Is this the greatest book ever written? As a native Seattlite, and long time connoisseur of dive bars, I would have to say yes. Mike Seely, who is managing editor of the Seattle Weekly, really gets it right about these places.
A good old fashioned dive is a dying breed these days, at least in ultra yuppie Seattle, so the newcomer needs a guide like this. I have been to probably 95 of the 100 bars listed here, but with this guide, I now know which ones I have missed on my own personal drunken quest.
I found myself laughing out loud at a lot of the descriptions, like this one of the Comet Tavern: “One of the city’s most bona fide dives, all piss odors, cigarette smoke, cheap beer and disheveled patrons. Puke rimming the toilet? Yep. Regulars nodding off before closing time? You bet.” My kind of place indeed.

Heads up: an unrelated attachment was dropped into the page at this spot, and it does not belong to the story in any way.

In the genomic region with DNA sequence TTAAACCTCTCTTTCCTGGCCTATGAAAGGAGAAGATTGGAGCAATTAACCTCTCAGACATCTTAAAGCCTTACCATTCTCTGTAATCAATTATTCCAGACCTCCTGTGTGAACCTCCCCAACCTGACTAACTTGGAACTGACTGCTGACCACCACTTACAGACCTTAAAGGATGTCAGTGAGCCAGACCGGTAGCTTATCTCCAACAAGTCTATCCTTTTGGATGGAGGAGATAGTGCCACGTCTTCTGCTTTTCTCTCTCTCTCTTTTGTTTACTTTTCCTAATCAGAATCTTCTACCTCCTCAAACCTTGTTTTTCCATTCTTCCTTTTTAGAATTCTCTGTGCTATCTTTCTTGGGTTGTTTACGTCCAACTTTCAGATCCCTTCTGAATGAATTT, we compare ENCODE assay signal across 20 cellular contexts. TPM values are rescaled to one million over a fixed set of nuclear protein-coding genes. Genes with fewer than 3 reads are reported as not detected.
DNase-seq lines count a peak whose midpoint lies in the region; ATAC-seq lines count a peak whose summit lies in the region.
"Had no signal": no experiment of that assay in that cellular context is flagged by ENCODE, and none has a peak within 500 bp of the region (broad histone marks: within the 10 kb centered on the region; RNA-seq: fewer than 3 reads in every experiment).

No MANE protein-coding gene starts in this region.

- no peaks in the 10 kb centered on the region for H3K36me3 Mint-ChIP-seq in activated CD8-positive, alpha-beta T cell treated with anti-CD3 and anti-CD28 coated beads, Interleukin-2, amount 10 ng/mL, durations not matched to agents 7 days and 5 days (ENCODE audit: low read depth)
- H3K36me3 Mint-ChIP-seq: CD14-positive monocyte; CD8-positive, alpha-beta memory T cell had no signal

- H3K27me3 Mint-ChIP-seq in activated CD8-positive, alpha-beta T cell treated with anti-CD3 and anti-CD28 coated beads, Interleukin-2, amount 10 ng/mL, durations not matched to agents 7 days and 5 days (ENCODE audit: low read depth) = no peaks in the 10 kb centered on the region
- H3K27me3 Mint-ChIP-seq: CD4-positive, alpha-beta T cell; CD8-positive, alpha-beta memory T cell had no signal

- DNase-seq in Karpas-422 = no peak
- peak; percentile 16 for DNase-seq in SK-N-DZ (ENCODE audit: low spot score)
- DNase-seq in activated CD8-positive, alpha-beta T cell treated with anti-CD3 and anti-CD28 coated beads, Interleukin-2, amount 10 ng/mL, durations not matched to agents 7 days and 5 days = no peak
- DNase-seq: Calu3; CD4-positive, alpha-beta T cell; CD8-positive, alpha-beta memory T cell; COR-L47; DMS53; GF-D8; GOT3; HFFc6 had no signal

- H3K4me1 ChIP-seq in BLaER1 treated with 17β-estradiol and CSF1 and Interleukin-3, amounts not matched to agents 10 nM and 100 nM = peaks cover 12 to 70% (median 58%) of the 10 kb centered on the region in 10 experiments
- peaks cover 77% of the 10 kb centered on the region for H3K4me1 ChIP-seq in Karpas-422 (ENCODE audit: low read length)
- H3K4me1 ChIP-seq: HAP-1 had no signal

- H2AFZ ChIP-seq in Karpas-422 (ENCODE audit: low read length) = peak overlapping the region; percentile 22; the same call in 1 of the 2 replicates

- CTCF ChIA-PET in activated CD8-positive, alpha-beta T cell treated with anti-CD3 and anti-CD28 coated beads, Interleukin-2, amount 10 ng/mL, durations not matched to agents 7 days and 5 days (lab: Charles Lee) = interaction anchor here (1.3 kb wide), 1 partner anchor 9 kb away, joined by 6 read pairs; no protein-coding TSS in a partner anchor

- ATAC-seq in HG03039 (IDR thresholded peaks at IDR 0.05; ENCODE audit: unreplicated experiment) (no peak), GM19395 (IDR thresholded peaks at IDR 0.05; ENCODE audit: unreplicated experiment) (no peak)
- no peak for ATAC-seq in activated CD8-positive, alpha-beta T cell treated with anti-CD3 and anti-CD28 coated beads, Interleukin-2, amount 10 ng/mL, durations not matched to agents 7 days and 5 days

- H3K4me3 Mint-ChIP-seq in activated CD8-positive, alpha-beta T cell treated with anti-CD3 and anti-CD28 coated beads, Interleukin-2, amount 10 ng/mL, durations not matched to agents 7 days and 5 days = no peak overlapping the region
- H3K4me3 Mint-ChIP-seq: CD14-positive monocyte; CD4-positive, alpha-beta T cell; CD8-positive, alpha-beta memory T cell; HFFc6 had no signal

Back in the Eighties, Joe Bob Briggs wrote a book about what he called “Bar bars.” Basically what he was describing were dives. He talked about favorites all over the US, and it was a great read. I think Seattle’s Best Dive Bars works the same way. Even if you have never been to Seattle before, you can relate to these watering holes where time just seemed to stop about 40 or 50 years ago.
Of course, actually having been to many of the places Seely talks about makes it all the more entertaining. He gets the details right too. The ratings system is one to five mugs of Rainier, and the cover is a great shot of the legendary Blue Moon Tavern.
Seely’s number one dive bar in Seattle is one of the few I have never been to, and plan on visiting very soon. It is the Rimrock Steakhouse in the Lake City neighborhood, and the bar is called The Stirrup Room. The current owner describes the legacy of The Stirrup Room: “Used to be, if you passed out on the floor with two dollars in your hand, they’d serve you another drink.”
Perfect. I’m about done here, and Lake City is not too far away, so we’ll see you there.